On Friday night I took part in the YMCA Central Herts’ Sleep Easy, with 5 of my work colleagues. The aim is that people sign up to raise money & awareness & spend the night sleeping on the street, so that others don’t have to. The above photos are some of the ones I took through the course of the evening.
We arrived at the Galleria in Hatfield shortly after 7 & part of our team were already setting up our camp for the night. We decided to set up a group of boxes, one for each of us, but then figured that the boxes were big enough for some of us to share, which would increase the volume of body heat two fold. The first 2 hours we were all there was used to create & decorate our box homes, in the hope of winning some prizes. Our team decorated our boxes with a luau or tiki hut theme, complete with fairy lights. Around us we had a Paddington, a Thomas the Tank Engine, Finding Nemo, a Dog bed, a cardboard tent & a few others I can’t remember. After the judging of the boxes we had time for some Zumba to keep warm & then some games for fun. After the games we set out to sort out our sleeping arrangements, and people started settling in for the night.
I started the night wearing 2 layers, with 3 more in my bag, but I was really hoping I wasn’t going to need them. I did! By the time we all crawled into our boxes & sorted out our sleeping bags/blankets the reality of the situation was starting to sink in with me. All my friends had been telling me how brave or how crazy I was for doing this, telling me all of the things that were/could go wrong, how cold I would be, the risk I was putting myself at, etc & now it was starting to feel real & more than a little bit scary. The area we were doing the sleep out was on a very public route, where loads of people – drunk people – were destined to pass on their way home from the clubs. What would happen when they discovered us? Then there was the cold. Sure, we had our layers & our sleeping bags & our cardboard boxes, but we were bound to feel the cold, right? Add onto that the discomfort of sleeping on tarmac – well, I guess that was the point, really. We were supposed to be cold, scared & uncomfortable. And I was.
Shortly after midnight we crawled into our sleeping bags (wearing 4 layers) & tried in vain to get comfortable. I settled in with a bit of a heavy heart because I was tired, but I knew I wasn’t going to be getting any sleep, not because of the cold, but because it was too light & far too noisy. We were under a lit canopy, with a very well lit building straight across from us – which the people from the Y told us would not be going out all night. Behind us is one of the main roads through Hatfield, the A1M & there were semi trucks zooming up & down the road constantly, with no sign of let up. The funny thing was that in the hotel, before we went to the Sleep Easy site they made fun of me for bringing a book, but I sure was glad I had one now!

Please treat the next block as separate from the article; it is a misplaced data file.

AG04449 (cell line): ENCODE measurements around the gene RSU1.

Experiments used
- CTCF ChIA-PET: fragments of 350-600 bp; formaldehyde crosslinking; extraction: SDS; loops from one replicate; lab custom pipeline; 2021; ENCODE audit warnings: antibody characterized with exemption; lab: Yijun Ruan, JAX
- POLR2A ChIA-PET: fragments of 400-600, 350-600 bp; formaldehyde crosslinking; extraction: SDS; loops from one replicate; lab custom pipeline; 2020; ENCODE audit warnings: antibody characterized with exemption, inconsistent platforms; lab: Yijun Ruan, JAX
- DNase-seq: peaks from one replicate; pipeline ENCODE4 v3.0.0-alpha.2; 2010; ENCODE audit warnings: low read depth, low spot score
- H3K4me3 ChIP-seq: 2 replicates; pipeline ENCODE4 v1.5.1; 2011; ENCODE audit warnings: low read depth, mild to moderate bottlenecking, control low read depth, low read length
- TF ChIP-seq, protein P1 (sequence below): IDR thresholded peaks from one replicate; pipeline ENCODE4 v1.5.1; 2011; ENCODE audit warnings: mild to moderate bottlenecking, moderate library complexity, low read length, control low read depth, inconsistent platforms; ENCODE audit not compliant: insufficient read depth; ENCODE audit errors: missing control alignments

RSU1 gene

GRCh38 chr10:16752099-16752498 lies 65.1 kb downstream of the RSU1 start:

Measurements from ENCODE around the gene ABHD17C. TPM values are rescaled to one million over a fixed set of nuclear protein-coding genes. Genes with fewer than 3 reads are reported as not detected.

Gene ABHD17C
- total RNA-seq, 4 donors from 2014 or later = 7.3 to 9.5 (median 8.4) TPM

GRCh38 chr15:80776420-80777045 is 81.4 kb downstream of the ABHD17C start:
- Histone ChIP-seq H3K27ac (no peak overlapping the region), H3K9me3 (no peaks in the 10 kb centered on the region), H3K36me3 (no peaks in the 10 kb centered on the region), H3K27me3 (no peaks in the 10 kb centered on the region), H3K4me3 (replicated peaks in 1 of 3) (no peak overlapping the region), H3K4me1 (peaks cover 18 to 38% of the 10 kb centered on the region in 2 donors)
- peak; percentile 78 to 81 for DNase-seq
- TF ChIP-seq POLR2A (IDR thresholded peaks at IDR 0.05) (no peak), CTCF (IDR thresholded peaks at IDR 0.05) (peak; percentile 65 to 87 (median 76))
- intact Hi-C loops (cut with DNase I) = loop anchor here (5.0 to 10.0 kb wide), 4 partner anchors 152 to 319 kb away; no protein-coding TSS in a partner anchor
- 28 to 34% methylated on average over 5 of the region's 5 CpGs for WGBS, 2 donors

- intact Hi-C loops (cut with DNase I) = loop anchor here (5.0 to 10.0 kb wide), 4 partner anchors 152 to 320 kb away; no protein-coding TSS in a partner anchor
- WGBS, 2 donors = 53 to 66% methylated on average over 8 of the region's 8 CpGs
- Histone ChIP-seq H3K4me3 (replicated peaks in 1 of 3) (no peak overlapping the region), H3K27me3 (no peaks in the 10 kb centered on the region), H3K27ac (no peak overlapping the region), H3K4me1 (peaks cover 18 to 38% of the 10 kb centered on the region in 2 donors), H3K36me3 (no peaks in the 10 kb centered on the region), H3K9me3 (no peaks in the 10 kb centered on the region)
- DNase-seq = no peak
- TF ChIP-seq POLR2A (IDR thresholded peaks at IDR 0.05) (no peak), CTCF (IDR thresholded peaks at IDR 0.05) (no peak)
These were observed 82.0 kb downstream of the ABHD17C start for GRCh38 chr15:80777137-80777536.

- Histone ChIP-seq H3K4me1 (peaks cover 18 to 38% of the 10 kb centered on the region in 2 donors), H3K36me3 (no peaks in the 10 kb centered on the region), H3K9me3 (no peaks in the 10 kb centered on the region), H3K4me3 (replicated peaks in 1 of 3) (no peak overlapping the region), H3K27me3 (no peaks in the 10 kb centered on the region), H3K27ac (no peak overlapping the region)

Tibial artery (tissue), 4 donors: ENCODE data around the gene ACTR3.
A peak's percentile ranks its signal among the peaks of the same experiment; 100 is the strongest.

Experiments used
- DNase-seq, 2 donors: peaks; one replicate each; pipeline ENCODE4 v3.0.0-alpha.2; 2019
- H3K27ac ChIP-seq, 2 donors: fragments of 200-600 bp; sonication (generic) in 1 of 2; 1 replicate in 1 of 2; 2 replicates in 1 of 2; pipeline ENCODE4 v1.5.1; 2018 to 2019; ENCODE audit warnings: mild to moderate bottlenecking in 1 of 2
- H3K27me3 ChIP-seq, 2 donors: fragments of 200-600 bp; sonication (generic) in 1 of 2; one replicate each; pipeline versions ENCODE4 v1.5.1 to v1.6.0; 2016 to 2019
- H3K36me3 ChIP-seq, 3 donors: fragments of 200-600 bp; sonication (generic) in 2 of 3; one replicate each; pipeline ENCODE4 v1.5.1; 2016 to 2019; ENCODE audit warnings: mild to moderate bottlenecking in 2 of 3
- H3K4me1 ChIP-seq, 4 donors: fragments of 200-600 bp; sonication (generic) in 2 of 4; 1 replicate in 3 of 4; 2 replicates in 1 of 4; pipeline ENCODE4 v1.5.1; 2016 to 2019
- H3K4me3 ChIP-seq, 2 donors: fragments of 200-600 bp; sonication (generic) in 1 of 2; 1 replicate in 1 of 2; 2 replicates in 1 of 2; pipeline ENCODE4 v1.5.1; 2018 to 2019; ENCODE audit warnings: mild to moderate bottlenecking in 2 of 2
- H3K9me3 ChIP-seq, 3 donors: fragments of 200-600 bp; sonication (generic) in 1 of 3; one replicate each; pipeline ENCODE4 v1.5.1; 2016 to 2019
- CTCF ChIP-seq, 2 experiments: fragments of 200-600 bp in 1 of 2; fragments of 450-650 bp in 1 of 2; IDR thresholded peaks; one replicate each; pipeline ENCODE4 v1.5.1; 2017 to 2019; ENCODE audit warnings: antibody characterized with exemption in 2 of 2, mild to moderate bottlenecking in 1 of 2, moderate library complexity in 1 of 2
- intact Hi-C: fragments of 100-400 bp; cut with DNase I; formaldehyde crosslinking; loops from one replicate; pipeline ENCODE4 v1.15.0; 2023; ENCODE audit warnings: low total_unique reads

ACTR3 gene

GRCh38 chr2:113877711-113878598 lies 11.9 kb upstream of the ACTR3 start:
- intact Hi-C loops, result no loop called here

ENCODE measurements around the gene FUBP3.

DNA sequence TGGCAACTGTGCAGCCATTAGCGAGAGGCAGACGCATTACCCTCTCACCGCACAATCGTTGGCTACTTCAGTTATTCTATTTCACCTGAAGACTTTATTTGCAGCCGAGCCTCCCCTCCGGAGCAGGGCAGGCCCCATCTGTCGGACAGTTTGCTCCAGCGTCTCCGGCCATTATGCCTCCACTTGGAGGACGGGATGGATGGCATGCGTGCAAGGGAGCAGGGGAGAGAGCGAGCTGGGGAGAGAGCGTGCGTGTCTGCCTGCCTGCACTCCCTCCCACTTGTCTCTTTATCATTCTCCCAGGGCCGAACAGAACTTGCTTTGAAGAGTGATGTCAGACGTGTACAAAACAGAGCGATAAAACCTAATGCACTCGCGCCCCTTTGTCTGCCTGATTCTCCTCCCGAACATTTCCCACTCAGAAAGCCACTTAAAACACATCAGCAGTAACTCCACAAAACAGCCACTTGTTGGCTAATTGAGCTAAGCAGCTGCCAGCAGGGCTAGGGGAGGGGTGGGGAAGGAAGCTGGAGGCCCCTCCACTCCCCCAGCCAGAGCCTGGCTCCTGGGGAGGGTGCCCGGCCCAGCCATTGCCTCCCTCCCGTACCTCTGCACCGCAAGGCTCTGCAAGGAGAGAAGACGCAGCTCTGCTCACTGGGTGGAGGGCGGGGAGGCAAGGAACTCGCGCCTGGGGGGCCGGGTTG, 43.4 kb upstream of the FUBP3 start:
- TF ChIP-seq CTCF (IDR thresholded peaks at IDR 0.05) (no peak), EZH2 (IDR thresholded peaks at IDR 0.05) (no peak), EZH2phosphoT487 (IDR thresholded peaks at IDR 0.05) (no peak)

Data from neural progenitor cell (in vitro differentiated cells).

The first hour or so was pretty easy, just lying there listening to the traffic & the people around us talking (wishing they would shut up, so we could try to sleep!), then the muscle cramps started. My legs were cramping like crazy, my sleeping bag didn’t zip up & there was a draught that I couldn’t seem to eradicate. By now I wasn’t very comfortable & was starting to get a little worried. We tossed & turned trying in vain to get comfortable, now having a better understanding of what it must be like to be homeless & have to sleep rough. My hat kept sliding off my head, my pants kept riding up my right leg, making me cold & those stupid people just wouldn’t shut up!
Then the clubs let out for the night & things got a little hairy. A group of drunken lads arrived. They screamed at us, one of them kicked one of the boxes someone was sleeping in a few times. They were so loud & threatening – just their presence that late at night & as drunk as they were made me fear for my safety. To me, they seemed determined to cause chaos, and they made me afraid – now I really knew what it must be like to be asleep on the street. It was scary & I didn’t like it. Around 04:30 I gave up trying to sleep & made my way to the refreshment table to make myself a cup of tea, with lots of sugar. I decided to spend the rest of my night huddled in my sleeping bag, thinking about the temporary situation I was in & being so thankful that it was only temporary. I tried to read, but I was too tired, hungry & cold. Soon the night came to an end & everyone began to stir, then we began to tear down our little cardboard city, with most people lost in thought of what they had just done.
I learned a lot about myself that night & I think my empathy toward homelessness increased 1000 fold. I think I was pretty brave, but I was only out there for one night. Would I have been able to cope if it had been for real? I’m not sure & I hope I never have to find out!
Today we went on a ride to Hertford, along Cycle Route 61. Along the way we passed about a dozen people going the other way, a few dogs – one of which took a shine to my OH & dropped an enormous stick at his feet & hunkered down waiting for him to throw it. (which he did & apparently as a result has a new best friend!).
It was really cold today, very crisp, windy & autumnal & on the way home we got caught in a very cold rain storm, but it was so much fun & I can’t wait to do it again!
The Olympics have had an interesting effect on me. I have lived in the UK for three years now and I love it. I really don’t get homesick for Canada and while I love to visit, “home” is definitely England. I am very pro-British. And yes I know it’s a bit of a nanny state, but all things considered, it’s a wonderful country. So I am here to stay. It is home. But is home really where the heart is? Apparently not when the Olympics are on.